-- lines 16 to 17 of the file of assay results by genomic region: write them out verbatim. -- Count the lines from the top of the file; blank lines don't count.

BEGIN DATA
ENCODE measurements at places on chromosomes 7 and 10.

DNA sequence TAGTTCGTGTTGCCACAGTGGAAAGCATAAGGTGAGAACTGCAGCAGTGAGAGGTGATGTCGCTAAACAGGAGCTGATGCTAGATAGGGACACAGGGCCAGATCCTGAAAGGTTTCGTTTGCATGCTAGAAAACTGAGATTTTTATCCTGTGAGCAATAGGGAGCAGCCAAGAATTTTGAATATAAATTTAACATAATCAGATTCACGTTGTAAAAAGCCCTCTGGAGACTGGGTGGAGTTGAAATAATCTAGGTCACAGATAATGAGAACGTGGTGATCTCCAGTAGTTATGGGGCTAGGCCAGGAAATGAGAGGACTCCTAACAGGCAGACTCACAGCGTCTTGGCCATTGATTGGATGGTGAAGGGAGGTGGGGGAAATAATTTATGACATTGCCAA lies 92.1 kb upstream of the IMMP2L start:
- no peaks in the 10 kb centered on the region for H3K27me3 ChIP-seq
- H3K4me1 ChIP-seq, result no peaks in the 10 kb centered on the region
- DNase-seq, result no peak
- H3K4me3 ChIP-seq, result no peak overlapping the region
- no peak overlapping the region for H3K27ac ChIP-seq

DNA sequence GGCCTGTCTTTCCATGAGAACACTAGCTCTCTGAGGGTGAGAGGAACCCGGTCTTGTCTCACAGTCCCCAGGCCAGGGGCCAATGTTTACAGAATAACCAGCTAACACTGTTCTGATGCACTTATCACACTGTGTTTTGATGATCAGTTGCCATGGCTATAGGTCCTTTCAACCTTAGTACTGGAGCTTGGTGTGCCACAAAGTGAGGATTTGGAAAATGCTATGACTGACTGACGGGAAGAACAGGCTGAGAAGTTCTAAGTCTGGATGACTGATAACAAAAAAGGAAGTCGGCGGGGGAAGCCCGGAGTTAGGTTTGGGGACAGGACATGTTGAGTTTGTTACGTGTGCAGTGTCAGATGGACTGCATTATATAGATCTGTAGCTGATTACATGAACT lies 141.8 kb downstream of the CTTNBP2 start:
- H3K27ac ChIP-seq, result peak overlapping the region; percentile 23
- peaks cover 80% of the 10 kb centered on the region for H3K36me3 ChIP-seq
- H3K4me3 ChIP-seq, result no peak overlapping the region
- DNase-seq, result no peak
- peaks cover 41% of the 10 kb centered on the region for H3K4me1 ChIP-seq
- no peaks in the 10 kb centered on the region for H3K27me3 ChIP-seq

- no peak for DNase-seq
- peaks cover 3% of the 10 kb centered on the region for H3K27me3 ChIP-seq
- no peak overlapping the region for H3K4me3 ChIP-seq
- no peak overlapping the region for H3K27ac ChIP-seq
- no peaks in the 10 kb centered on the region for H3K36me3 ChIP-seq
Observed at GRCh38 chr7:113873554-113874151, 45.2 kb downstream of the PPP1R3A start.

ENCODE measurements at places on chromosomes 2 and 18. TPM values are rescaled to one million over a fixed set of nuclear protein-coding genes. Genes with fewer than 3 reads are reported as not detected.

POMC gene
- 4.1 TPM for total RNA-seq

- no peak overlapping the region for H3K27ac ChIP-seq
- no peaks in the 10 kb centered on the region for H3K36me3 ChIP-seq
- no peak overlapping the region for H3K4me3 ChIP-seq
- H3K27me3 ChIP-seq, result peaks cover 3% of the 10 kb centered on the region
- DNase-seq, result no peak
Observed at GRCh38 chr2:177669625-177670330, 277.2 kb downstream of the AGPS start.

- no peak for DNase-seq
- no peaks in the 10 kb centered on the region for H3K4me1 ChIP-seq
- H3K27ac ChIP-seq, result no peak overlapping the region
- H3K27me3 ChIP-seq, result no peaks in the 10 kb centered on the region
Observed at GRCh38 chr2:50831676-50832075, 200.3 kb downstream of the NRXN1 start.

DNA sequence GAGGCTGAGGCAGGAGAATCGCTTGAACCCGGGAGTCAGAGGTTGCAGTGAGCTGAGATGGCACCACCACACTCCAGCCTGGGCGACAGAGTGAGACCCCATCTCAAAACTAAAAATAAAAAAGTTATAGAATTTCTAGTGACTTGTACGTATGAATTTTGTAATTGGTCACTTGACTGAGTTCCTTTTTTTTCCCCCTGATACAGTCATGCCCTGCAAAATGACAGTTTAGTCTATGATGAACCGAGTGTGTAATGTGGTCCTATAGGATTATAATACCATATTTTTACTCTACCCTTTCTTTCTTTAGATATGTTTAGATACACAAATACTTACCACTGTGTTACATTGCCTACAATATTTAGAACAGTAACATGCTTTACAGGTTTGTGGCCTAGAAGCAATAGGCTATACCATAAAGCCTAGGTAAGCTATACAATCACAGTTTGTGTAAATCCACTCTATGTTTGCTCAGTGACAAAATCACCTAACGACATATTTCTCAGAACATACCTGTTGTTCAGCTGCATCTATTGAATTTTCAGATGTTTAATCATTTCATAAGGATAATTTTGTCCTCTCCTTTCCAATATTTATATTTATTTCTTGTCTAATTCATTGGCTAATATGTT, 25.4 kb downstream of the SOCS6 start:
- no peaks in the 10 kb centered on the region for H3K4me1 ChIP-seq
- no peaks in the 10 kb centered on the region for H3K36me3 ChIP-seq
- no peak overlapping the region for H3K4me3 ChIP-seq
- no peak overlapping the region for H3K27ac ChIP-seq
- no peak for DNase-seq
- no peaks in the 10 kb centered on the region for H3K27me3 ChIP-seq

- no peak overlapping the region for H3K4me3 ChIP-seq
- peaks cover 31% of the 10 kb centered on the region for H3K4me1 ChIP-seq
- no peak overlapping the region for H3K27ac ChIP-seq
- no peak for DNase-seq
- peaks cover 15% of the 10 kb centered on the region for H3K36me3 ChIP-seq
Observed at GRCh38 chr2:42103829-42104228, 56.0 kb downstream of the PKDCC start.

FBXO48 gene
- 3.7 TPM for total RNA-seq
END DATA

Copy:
- peaks cover 3% of the 10 kb centered on the region for H3K27me3 ChIP-seq
- no peak overlapping the region for H3K4me3 ChIP-seq